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Award-winning trans comic book writer and activist Rachel Pollack has died

Rachel Pollack
Rachel PollackPhoto: via Amazon

Award-winning trans author, comic book writer, tarot expert, and activist Rachel Pollack has died. She was 77.

Pollack’s wife, Judith Zoe Matoff, confirmed her death in an April 7 Facebook post: “I am sad to tell you that our beloved Rachel Pollack passed so peacefully and beautifully today at about 12:45 p.m. after a touching ceremony called Hand to Heart.

“Several of us stood in a circle,” Matoff wrote. “I had my hand on her heart. I began the circle by saying how much I love her and what she means to me. Each took their turn after me sharing their own feelings and appreciation of Rachel.”

“I know that Rachel will continue to be a Light in this world and in the next. She will continue to inspire so many of our beloved Tarot community, the Science Fiction and Fantasy community, the Comics community, and the Transgender community for whom she shared so much respect and care. We have felt and cherished your love and prayers over the past months and years as Rachel experienced so many health challenges. We are One.”

Pollack, who was born in Rhinebeck, New York, transitioned in the early 1970s when she was in her 20s. She published seven novels and four collections of short stories and created what is widely recognized to be the first transgender superhero character during her run writing Doom Patrol for DC Comics’ Vertigo imprint from 1993 to 1995.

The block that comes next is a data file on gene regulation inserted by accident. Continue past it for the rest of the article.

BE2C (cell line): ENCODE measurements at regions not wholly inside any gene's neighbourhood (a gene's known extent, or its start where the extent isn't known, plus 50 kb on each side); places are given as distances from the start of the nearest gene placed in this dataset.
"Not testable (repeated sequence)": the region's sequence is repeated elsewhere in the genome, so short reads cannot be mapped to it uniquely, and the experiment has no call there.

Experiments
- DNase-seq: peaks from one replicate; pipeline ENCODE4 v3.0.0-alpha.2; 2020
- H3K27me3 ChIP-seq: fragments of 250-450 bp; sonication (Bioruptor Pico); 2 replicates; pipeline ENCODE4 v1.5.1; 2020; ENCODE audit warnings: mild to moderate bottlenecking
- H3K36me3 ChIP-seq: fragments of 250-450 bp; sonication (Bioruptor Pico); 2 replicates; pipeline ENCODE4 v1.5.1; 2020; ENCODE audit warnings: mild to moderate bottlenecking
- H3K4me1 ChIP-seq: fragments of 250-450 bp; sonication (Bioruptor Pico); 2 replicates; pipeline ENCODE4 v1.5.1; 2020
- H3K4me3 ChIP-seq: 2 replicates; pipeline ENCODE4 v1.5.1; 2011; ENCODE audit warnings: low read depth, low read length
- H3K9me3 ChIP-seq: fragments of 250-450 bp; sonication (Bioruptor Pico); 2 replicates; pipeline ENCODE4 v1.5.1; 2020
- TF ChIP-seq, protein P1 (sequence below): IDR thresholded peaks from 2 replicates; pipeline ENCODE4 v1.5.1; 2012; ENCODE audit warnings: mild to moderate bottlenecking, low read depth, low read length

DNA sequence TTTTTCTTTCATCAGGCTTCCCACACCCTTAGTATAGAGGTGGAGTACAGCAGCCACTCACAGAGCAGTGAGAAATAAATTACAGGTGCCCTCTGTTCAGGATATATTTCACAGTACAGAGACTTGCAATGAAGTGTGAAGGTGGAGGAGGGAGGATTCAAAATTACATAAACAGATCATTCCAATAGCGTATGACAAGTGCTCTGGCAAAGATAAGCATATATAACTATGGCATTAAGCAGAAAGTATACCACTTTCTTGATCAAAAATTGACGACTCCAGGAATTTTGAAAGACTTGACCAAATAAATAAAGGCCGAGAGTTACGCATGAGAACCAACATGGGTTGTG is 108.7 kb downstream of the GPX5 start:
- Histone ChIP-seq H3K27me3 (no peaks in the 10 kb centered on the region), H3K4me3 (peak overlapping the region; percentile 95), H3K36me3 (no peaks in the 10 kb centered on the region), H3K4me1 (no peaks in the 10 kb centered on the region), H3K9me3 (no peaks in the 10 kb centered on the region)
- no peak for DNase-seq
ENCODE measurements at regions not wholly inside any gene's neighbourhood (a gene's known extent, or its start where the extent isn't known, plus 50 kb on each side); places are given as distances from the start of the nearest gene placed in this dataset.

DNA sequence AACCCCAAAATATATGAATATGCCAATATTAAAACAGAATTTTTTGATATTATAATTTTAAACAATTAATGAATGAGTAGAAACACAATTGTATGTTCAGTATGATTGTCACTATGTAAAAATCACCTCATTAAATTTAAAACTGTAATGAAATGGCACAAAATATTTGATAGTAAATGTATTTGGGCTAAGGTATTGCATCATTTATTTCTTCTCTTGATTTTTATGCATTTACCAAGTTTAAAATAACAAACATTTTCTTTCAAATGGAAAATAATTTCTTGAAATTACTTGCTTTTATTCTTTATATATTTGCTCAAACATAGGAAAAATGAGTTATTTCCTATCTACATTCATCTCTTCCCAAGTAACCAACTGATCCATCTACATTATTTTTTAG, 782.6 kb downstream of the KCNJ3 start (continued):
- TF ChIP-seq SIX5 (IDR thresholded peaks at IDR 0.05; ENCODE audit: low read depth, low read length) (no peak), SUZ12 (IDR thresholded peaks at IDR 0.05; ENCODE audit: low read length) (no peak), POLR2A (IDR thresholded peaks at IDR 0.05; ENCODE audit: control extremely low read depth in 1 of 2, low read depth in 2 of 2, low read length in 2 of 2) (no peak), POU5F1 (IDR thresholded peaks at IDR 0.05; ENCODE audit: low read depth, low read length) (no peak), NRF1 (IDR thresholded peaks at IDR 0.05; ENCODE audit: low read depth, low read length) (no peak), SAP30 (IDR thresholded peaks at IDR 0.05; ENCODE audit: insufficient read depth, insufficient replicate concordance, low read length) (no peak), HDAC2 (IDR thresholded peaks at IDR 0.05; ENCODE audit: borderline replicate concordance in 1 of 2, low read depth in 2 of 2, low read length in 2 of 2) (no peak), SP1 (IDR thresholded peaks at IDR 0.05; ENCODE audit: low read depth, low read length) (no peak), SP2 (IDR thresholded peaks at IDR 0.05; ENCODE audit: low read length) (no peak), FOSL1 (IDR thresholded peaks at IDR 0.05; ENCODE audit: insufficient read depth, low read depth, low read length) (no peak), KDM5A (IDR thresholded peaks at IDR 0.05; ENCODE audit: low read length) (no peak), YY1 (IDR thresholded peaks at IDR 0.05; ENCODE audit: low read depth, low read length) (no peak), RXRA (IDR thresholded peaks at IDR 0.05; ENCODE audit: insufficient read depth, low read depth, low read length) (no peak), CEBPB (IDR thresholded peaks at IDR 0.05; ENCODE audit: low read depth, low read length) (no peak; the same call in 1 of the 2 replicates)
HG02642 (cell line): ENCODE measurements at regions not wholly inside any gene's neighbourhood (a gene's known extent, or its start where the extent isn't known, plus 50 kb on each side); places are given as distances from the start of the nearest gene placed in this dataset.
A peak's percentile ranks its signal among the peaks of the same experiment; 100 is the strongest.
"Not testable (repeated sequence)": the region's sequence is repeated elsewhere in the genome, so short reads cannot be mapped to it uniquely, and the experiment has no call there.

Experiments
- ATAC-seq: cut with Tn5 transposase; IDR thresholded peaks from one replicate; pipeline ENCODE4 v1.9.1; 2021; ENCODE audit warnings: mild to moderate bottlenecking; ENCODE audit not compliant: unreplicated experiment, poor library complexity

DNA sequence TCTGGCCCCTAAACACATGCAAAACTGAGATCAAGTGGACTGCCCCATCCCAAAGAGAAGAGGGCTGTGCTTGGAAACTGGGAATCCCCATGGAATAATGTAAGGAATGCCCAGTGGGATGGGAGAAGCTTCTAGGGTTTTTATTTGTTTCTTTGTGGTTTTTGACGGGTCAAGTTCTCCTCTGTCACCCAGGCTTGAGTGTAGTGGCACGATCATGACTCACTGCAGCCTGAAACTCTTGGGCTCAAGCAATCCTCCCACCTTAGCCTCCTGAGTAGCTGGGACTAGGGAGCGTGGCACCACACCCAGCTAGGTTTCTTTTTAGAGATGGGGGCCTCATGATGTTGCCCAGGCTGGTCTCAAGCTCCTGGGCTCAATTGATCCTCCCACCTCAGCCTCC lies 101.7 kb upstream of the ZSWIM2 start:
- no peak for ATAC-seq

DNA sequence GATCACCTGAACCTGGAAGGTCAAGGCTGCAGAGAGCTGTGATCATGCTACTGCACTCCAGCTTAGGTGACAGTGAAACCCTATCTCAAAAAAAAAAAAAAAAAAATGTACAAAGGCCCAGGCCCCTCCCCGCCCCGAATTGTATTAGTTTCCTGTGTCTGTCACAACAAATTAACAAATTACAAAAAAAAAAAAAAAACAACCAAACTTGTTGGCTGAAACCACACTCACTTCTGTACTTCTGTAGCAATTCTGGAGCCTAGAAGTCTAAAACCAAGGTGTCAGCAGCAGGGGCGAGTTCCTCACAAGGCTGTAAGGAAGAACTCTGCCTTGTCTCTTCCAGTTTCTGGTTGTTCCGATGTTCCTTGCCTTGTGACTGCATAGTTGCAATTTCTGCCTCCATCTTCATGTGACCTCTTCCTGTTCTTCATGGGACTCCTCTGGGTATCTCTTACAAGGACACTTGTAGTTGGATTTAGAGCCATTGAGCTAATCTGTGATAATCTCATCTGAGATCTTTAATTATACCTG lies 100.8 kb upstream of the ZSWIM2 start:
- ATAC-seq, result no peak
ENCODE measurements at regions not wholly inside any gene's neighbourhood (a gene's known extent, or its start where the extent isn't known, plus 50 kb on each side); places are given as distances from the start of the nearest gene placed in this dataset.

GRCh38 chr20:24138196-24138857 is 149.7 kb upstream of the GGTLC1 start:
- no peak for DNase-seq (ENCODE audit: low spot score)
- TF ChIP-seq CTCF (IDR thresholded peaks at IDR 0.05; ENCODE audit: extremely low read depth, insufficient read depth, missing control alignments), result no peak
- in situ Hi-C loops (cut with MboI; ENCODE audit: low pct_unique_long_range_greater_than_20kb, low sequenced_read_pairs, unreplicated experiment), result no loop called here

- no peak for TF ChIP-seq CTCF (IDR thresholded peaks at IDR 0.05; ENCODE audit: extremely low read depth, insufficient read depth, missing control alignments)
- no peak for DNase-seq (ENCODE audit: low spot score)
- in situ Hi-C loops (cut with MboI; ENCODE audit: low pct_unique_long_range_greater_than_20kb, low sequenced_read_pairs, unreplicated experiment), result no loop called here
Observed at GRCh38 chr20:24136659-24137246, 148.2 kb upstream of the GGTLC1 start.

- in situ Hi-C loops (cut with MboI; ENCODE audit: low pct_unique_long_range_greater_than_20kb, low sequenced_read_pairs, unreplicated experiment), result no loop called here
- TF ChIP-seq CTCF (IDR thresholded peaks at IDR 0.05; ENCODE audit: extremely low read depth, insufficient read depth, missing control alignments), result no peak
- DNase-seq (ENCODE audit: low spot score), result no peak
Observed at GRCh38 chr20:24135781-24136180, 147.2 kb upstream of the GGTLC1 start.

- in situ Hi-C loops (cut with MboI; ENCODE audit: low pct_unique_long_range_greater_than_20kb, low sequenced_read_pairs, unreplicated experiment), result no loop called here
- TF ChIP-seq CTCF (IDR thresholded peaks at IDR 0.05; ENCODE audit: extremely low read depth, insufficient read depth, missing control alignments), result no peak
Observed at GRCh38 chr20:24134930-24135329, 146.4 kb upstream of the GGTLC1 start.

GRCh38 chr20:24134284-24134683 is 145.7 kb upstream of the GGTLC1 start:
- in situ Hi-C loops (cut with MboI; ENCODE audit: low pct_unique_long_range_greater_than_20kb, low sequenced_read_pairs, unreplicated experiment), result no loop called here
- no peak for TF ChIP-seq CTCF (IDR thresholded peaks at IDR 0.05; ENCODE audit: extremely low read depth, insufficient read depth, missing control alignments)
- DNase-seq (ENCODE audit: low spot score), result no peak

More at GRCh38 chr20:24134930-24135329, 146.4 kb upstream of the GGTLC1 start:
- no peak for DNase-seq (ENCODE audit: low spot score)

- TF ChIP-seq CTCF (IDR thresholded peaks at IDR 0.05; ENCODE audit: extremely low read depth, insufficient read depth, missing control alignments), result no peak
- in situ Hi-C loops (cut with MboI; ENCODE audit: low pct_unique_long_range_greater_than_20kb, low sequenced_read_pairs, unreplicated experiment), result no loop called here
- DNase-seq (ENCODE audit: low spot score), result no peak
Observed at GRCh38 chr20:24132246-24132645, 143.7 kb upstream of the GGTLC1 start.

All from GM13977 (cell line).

“DC is deeply saddened by the passing of Rachel Pollack,” the comics company tweeted last Friday. “Her trailblazing work on DOOM PATROL changed DC forever and inspired a generation of talent, setting a new bar for ambition and experimentation in superhero comics. She loved the medium, and it loved her back.”

“Rachel was a beloved writer of fantasy, but I prefer to describe her as a magical realist,” friend and fellow fantasy writer Neil Gaiman told The Guardian. “She wrote these wonderful books of heightened reality and magical worlds where she would concretize metaphor.

“Rachel and I bonded over many, many things, one of which was Jewishness, and despite being a bastion of the new age she was also incredibly Jewish,” Gaiman continued. “There’s an orthodox prayer that begins ‘Thank you, God, for not making me a woman.’ I remember her telling me that after she came to following her surgery she said, ‘Blessed to you God for not making me a woman, but thrice-blessed to the doctor who did.’”

Gaiman also described Pollack’s work on Doom Patrol as “ahead of its time.”

British writer and cultural critic Roz Kaveney met Pollack when she was living in London in the 1970s and helped her draw up the Gay Liberation Front’s first trans manifesto, called Pollack “a crystallizing force in the trans movement and so many other areas. She was perpetually an inspirational figure, and was one of the first professional trans writers who had a career while out, and proved that it was possible to do that.”

Pollack also wrote extensively about the tarot and the occult.

“Quite simply, Rachel was the greatest living authority on the tarot,” said writer and historian Morgan M Page.

“She was from that generation of trans people who were encouraged to disappear into society, to not be visible once they had made that decision,” Page added. “Rachel was one of the very few people at that time who refused to go away.”

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